The bitter truth about too much sugar leaves bad taste
Updated: 2014-03-04 12:39
By Chris Davis (China Daily USA)
US first lady Michelle Obama was in the news recently, unveiling proposed changes to the way American food and drink manufacturers label what's in the stuff they sell.
The food industry has been suspected of using all sorts of tricks to spin the current reporting required by the Food and Drug Administration - the most common being posting the number of calories, amount of trans-fat, sugar and sodium, and then in small print adding "per serving". You then have to put on your glasses and read the fine print to find out, lo and behold, the bag of goodies you're holding in the palm of your hand is actually four servings, that little bottle of juice is two, and so on.
"The truth is," Michelle Obama said at a press conference, "too often it's nearly impossible to get the most basic facts about the food we buy for our families."
Under the rules, if they are adopted, soda makers will no longer be allowed to break their 20-ounce bottle of pop down into two-and-a-half 8-ounce servings, but rather have to give the total calorie count - which, in some cases, will increasing the number by 150 percent.
Added sugar has been targeted as the culprit in America's obesity epidemic. According to Kathleen Sebelius, US Health and Human Services secretary, obesity among US children tripled between 1970 and 2005 and it's estimated that by 2020, almost half of all Americans will be obese.
The new guidelines aim to do something about it and the biggest pushback from the food industry in getting the changes approved is expected to be over sugar - how levels are displayed on packages. Manufacturers will be required to estimate how much extra sugar they have added to a product, and keep records for possible audit by the FDA.
This strategy targets yet another sleight of hand food manufacturers have been using for years to fudge reality and pull the wool over consumers' eyes. Under contents, food manufacturers are required to list ingredients by proportion in descending order. In other words, the most dominant ingredient comes first, second most next, etc. To boost the sugar content of an item, manufacturers simply use other forms of sugar - molasses, beet sugar, cane sugar, honey, high-fructose corn syrup - so they appear further down the list, shuffled in and less conspicuous.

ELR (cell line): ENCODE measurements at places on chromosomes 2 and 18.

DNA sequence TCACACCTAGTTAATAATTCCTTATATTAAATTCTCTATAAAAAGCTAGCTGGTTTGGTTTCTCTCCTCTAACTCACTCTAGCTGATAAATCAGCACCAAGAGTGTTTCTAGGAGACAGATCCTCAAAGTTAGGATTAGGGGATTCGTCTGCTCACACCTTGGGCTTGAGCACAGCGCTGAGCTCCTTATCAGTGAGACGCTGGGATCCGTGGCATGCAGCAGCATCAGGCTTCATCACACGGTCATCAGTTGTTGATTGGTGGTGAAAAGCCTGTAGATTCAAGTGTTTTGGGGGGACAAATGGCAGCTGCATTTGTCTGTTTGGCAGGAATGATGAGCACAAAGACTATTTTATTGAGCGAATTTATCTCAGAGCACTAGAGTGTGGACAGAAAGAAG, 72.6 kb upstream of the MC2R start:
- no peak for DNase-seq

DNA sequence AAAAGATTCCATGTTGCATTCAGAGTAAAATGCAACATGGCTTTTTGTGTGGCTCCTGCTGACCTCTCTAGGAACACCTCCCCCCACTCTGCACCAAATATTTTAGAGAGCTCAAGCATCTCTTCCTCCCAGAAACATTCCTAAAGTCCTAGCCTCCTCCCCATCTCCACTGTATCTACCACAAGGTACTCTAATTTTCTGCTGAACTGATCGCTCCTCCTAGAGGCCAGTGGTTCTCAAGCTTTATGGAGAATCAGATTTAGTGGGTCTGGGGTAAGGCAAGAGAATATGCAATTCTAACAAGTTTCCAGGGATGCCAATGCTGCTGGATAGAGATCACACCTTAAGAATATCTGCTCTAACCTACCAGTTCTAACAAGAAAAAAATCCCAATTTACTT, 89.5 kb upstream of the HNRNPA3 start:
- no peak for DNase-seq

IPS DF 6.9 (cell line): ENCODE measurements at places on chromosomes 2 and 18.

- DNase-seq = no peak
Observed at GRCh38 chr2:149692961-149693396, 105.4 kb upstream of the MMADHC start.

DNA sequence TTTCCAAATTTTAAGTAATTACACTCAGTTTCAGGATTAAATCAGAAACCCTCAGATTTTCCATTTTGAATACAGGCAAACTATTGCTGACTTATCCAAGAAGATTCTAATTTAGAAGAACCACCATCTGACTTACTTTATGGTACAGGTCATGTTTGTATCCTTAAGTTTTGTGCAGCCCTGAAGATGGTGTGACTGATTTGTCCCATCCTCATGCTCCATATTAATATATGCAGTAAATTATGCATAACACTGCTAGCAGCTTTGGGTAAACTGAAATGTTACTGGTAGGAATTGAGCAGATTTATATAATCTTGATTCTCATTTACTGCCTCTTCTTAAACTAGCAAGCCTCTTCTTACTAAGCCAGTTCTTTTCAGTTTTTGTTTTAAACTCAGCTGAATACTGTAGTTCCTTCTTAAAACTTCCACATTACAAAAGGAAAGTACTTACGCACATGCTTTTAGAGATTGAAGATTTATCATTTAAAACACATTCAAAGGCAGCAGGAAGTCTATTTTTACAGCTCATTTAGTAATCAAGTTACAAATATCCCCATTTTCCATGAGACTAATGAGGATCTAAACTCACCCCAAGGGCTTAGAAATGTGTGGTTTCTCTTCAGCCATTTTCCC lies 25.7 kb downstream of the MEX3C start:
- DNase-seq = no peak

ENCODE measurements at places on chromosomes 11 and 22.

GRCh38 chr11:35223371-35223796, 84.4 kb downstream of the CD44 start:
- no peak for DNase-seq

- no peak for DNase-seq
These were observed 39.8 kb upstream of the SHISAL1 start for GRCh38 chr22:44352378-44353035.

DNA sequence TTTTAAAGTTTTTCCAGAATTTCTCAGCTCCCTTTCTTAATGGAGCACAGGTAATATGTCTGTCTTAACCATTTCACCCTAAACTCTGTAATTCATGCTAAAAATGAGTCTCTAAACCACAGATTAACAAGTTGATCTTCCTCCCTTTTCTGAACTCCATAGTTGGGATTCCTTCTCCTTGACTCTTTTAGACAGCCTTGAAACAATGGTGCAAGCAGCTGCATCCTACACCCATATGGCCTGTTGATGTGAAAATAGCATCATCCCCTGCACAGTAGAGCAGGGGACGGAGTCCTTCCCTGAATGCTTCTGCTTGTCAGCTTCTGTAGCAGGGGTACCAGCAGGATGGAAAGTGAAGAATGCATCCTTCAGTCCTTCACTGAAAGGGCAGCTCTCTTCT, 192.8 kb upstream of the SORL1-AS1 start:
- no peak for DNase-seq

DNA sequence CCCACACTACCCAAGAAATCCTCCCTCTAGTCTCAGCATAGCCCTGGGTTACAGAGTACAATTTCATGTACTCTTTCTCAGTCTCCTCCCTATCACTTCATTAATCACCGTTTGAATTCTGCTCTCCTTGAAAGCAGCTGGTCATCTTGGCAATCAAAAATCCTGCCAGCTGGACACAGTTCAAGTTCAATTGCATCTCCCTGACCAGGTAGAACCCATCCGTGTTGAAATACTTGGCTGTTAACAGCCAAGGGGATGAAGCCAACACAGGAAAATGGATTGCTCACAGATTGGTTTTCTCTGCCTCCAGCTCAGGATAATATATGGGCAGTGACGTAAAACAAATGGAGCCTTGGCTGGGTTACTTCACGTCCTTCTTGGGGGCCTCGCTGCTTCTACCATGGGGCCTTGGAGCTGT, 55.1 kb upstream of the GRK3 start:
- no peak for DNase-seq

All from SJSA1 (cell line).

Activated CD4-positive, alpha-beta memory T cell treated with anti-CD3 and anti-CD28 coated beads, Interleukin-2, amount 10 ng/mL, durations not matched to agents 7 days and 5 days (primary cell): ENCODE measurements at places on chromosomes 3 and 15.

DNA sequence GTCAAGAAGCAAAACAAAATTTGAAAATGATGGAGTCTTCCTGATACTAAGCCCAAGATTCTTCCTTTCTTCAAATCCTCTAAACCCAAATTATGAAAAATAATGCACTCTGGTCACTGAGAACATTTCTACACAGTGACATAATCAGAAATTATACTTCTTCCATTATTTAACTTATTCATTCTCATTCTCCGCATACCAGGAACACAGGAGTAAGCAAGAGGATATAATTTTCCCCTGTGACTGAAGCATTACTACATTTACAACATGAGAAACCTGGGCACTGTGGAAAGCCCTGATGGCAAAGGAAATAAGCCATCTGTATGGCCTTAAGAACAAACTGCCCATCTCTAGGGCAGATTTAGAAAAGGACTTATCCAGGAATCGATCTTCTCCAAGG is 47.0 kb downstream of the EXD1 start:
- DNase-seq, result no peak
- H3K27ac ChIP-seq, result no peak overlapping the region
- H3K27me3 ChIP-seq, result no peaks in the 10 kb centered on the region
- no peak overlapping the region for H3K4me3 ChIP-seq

Sugar is sugar, no matter where it comes from, and it adds up. Sugar is just not good for anybody in any way, shape or form. Diets high in sugar trigger the pancreas to pump insulin overtime, which can lead to diabetes and all of the ills that come with it - blindness, kidney disease, heart disease, sexual dysfunction, colon and breast cancer.
And it makes you fat. A study at Harvard University found that consuming the extra 150 calories in a typical can of soda per day - a can of soda contains seven to 12 teaspoons of sugar - will lead to a gain of 15 pounds of body weight in a year.
The food and beverage industries - who really don't want us to eat and drink less - know what sells and sugar, along with salt, being the primary stimulants of our taste buds, sells. Both substances are being blamed for a host of maladies in the US and worldwide. And both enjoy a special status with the US Department of Agriculture called GRAS, or "generally regarded as safe", which means food and drink makers can add as much as they want to their products. Sounding the alarm of epidemics of obesity and heart disease, many health officials are calling for a removal of sugar's GRAS status (and salt's) and regulated it like tobacco.
A recent study by IBISWorld research says that China has become a major sugar-consuming country along with increases in consumer incomes and the rapid development of many downstream industries.
Sugar demand by Chinese consumers is steadily growing, "growth being stimulated by increased use of sugar as an ingredient in food and beverage products, as well as an additive to foods and drinks", the study found. Sugar is a $19 billion industry in China - with 294 businesses employing 152,711 people - and is growing at 13.8 percent.
All this while demand for sugar for food consumption is declining in developed countries.
China has also passed the EU to become the second-largest consumer of sugar worldwide (second to India). Both sugar leaders would do well to learn a lesson from the US' over-consumption of the sweet stuff (and the salty stuff too).
Sugar certainly makes most things taste better, but it's with the health effects that things start to get sticky.
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(China Daily USA 03/04/2014 page2)